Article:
Is Amazon's Just Walk Out Technology Making Shopping Too Easy?

TECHNOLOGY
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As part of The Drum’s Evolution of E-commerce Deep Dive, we ask if the e-commerce giant’s freeze on ‘frictionless’ brick-and-mortar deployment means a little friction isn’t all that bad. .

Amazon has paused the rollout of cashierless AmazonFresh stores in the UK, The Sunday Times revealed last month. It is reported to be moving forward with opening new stores, for which lease agreements have already been finalized, but it has halted its search for new stores, citing “disappointing sales figures and a bleak economic outlook,” with dozens. Abandoned plans to open. Times.

The action has left experts wondering what’s next for this groundbreaking technology that Amazon has been touting for the past six years.

As the name suggests, Just Walk Out allows customers to collect what they need and simply walk out of the store without having to go through the checkout process or interact with one other person. increase. It uses a combination of artificial intelligence (AI), machine learning, computer vision, ceiling cameras, and shelf weight sensors to track items picked off shelves and placed in a customer’s “virtual cart” (basically, Amazon com) are taken out of the store via waist-high sensors guarding the exit, essentially acting as an automated cash register.

Amazon first implemented this technology with its first Amazon Go store, which opened in Seattle in late 2016. Amazon Go customers download your app. The app scans before you enter the store and facilitates the cashierless payment process. This technology was later applied to the Amazon Fresh store. Certain branches of Whole Foods Market purchased by Amazon in 2017.

In 2020, Amazon developed a licensed version of this technology and outsourced it to sell to independent retailers. For the first time, a small grocery store was able to implement Amazon’s cashierless shopping model in its own space. This is aimed at attracting customers to stores where they can offer a more “frictionless” experience.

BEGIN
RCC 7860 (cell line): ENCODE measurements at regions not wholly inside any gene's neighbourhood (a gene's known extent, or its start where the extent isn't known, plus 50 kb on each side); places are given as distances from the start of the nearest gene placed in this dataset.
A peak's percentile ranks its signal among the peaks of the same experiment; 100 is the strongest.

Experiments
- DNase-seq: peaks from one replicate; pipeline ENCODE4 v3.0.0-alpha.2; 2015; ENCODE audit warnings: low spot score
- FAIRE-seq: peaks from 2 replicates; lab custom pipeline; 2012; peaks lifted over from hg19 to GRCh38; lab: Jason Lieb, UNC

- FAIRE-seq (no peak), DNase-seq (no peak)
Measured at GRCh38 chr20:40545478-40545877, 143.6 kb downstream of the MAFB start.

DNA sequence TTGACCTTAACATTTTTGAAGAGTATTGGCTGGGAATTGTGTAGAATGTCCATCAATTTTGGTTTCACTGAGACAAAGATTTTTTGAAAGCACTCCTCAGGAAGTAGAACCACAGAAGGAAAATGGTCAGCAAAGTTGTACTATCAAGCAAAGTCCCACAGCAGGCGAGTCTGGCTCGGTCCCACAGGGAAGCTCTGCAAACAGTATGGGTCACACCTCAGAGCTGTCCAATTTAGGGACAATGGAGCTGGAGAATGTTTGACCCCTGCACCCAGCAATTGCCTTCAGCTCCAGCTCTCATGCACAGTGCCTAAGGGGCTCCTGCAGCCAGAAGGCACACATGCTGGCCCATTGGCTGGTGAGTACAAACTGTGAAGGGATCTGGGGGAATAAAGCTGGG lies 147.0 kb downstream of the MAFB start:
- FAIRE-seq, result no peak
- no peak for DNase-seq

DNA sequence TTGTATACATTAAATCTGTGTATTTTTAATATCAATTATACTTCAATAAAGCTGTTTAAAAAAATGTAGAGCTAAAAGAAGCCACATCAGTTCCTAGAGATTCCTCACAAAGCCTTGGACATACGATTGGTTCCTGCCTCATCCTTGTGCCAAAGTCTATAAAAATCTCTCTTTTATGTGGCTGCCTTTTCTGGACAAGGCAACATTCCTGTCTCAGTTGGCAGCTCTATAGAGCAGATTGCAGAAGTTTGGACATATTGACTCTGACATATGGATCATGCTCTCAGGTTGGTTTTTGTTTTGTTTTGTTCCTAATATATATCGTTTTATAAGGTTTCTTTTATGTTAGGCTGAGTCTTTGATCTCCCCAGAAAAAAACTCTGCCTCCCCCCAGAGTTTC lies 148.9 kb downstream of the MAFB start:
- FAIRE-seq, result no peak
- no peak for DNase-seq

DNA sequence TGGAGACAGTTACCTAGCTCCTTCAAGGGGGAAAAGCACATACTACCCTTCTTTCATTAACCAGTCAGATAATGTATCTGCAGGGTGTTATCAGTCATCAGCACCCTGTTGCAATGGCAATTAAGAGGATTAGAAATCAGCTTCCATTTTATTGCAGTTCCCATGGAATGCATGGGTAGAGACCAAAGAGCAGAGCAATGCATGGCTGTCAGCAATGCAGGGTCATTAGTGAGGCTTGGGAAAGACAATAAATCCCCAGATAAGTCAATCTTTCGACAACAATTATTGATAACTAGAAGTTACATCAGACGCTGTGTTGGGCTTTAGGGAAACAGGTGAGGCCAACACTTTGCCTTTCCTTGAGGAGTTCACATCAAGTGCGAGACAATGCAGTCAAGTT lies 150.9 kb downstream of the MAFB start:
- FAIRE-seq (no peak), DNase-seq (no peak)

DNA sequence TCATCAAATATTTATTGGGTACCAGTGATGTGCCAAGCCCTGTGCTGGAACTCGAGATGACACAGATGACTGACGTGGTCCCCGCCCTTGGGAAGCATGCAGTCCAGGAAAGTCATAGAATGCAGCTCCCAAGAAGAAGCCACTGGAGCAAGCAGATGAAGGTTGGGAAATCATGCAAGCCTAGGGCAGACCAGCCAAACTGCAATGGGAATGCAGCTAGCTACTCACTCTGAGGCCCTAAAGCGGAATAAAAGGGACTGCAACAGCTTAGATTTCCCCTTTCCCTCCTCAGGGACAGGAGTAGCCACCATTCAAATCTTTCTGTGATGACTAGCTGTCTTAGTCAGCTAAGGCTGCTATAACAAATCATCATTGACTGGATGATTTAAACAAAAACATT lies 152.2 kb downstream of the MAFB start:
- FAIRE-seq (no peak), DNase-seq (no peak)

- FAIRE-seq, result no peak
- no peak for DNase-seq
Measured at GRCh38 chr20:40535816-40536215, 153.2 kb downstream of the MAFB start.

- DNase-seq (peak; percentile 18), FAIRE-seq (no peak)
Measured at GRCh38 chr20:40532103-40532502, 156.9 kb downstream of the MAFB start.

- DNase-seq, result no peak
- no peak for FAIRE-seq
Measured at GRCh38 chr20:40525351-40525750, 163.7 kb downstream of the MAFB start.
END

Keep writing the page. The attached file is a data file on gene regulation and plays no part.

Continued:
Instead of scanning the app, customers entering an independent grocery store with Just Walk Out must scan their credit card at the turnstile. You’ll see the text “Just Walk Out Technology by Amazon”. Aside from that, Amazon doesn’t promote its own branding. The look and feel within the store remains largely the same.

In a recent blog post, the company said, “We believe that many shoppers are more likely to choose to shop in stores where the experience is fast, easy, and convenient, and our technology has made this possible for retailers.” “By using our technology in stores, retailers are empowering their employees to assist shoppers, answer questions, and help shoppers find items.” , allowing us to spend more time replenishing shelves when needed than operating checkout.”

That seems like a reasonable enough idea. After all, the proliferation of self-checkout machines arguably indicates that people prefer other methods to interacting with cashiers in person. Why not do away with the checkout process altogether?

Besides, Amazon has clearly proven (at least in the realm of online shopping) that easier is better, and the fewer steps the checkout process requires, the more (I think) people will come back. .